There are several different factors that will affect a truck driver’s schedule. These include:
- Trucking company
- Loading/unloading delays
However, a typical truck driver schedule may look something like this:
- Morning: Most truckers begin the day early—anywhere between 4 and 6 am. After eating breakfast and possibly taking a quick shower, they’ll begin their pre-trip inspection or fill out driving logs. Many truckers check the weather and driving conditions, plan stops, and figure out where weighing stations are prior to hitting the road. Once everything has been checked and planned, drivers will begin driving.
- Afternoon: While the amount of time spent on the road varies depending on the trucking company and the haul, many drivers will spend up to 11 hours on the road after a consecutive 10-hour break. Many trucking laws and regulations do not allow truckers to spend more than 14 hours on the road. Violation of this rule can be incredibly costly. Afternoons are typically spent on the road with a few breaks in between. Additionally, loading or unloading a haul is typically done in the afternoon.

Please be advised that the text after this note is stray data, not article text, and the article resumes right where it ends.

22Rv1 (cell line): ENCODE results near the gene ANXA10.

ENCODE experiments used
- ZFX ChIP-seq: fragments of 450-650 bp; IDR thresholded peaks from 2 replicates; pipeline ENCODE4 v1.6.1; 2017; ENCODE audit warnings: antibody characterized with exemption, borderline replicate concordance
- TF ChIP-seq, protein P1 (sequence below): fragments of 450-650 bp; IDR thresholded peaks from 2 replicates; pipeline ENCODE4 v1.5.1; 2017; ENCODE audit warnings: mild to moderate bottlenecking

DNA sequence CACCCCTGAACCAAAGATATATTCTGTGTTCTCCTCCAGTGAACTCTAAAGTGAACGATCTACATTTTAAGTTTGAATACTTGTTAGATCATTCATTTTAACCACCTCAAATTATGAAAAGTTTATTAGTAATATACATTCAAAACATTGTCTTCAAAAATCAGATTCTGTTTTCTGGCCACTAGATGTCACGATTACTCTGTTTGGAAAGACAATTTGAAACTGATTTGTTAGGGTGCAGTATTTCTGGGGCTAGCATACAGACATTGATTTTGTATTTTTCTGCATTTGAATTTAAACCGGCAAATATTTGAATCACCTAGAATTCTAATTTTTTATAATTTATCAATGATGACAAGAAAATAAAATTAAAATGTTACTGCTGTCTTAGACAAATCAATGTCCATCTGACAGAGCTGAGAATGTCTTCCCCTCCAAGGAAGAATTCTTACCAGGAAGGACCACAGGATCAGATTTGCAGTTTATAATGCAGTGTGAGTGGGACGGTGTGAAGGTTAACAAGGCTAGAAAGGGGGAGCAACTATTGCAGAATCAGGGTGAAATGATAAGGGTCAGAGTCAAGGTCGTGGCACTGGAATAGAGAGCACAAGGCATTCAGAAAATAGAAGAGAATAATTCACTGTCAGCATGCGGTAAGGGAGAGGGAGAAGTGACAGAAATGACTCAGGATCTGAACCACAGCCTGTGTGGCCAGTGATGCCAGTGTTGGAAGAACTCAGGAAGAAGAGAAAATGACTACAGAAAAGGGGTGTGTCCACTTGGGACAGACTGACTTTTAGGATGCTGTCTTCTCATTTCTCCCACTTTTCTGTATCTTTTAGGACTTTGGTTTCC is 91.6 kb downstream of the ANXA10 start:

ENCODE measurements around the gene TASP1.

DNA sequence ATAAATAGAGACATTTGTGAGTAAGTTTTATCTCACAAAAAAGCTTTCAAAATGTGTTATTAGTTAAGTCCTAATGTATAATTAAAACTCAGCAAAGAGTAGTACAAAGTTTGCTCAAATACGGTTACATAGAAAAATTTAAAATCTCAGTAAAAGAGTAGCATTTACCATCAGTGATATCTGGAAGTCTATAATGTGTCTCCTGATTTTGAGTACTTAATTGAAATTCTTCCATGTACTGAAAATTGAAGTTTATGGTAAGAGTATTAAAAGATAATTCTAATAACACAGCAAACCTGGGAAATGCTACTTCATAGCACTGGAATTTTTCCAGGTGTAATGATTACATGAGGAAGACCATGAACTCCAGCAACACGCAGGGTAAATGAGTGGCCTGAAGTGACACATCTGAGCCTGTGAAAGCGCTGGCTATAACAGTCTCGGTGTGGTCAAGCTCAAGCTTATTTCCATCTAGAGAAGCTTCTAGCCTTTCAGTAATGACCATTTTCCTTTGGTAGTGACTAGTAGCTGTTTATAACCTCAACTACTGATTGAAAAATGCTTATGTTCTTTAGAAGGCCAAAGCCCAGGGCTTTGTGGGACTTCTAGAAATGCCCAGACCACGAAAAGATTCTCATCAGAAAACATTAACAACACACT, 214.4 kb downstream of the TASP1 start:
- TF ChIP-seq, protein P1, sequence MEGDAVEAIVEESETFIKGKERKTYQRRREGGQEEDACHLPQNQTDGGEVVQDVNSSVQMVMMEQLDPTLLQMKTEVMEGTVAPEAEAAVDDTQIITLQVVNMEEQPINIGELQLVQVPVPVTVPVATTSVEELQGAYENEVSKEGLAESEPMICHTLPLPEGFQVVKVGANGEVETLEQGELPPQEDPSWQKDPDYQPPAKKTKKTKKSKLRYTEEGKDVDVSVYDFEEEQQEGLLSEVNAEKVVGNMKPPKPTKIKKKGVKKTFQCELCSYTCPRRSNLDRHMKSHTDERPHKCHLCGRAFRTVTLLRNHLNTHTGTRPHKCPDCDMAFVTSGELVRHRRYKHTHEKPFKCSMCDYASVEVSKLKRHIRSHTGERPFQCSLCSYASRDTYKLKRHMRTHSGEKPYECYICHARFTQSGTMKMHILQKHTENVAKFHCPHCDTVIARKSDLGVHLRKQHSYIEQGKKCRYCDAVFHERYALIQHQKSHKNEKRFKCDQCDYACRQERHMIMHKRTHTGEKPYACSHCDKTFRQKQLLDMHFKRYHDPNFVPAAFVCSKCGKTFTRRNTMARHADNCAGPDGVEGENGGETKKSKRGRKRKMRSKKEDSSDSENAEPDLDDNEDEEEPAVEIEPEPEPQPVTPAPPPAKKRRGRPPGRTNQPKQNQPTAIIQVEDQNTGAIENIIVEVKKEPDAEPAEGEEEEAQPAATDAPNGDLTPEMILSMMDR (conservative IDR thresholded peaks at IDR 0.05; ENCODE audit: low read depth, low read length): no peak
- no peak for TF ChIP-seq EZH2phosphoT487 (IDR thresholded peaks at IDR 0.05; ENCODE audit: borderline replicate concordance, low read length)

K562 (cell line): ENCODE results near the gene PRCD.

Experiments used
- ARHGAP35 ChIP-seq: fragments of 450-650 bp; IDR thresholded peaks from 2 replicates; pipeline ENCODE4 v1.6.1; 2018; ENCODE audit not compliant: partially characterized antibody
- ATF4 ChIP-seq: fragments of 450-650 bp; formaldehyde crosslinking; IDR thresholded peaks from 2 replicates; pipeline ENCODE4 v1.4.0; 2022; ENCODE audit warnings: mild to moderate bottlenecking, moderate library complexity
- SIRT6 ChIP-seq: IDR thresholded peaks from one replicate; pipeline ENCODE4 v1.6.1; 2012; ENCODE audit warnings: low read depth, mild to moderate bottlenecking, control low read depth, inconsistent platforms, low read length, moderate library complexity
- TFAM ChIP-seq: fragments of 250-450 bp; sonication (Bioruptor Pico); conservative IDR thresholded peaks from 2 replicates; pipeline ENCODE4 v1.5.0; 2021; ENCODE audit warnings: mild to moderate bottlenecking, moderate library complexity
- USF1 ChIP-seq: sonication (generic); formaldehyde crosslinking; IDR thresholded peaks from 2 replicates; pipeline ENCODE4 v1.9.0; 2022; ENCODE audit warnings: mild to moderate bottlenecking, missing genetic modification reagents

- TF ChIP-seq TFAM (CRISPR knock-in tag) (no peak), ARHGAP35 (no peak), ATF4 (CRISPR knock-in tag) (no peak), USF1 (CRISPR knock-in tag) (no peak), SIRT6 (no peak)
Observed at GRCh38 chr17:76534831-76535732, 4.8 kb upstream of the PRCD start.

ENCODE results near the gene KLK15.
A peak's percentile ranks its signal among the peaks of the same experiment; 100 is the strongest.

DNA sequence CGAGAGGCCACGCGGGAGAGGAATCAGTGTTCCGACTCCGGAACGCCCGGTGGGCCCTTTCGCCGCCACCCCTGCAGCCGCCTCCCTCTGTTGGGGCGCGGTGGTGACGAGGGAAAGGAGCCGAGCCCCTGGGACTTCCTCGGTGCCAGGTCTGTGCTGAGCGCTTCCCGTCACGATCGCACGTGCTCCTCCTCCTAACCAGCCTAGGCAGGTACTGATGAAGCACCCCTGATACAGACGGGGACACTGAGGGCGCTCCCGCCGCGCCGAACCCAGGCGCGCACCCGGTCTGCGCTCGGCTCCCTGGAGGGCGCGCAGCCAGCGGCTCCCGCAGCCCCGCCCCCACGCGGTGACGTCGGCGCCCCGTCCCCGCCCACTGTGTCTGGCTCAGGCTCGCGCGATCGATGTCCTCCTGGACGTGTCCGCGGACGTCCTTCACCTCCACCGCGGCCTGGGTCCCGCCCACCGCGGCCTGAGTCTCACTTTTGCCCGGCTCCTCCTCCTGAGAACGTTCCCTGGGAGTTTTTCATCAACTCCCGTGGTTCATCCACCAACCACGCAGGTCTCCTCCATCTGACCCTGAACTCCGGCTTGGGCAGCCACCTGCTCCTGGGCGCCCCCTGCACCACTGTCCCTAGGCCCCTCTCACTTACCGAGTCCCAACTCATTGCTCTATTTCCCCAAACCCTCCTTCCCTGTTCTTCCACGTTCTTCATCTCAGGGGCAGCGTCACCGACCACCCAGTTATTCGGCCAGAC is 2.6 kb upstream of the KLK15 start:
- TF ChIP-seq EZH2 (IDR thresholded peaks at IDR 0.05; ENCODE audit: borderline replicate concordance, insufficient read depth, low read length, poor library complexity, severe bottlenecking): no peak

- Evening: After reaching the 11-hour limit, most truckers will stop at a truck stop for the night. They’ll park their rig, perform a post-trip inspection, and fill out any necessary paperwork or workflow. Then they’ll have some free time, which is usually spent eating, watching TV, reading, or checking in with their families. Most truckers turn in early to get enough sleep before their early start the next day.
A truck driver’s work schedule is incredibly demanding. The extended amounts of time spent on the road limit how often truckers come home.
So how often do truck drivers come home? While “home days” will vary depending on the company, most over-the-road truck drivers are on the road between 4-6 weeks at a time with a short visit in between routes.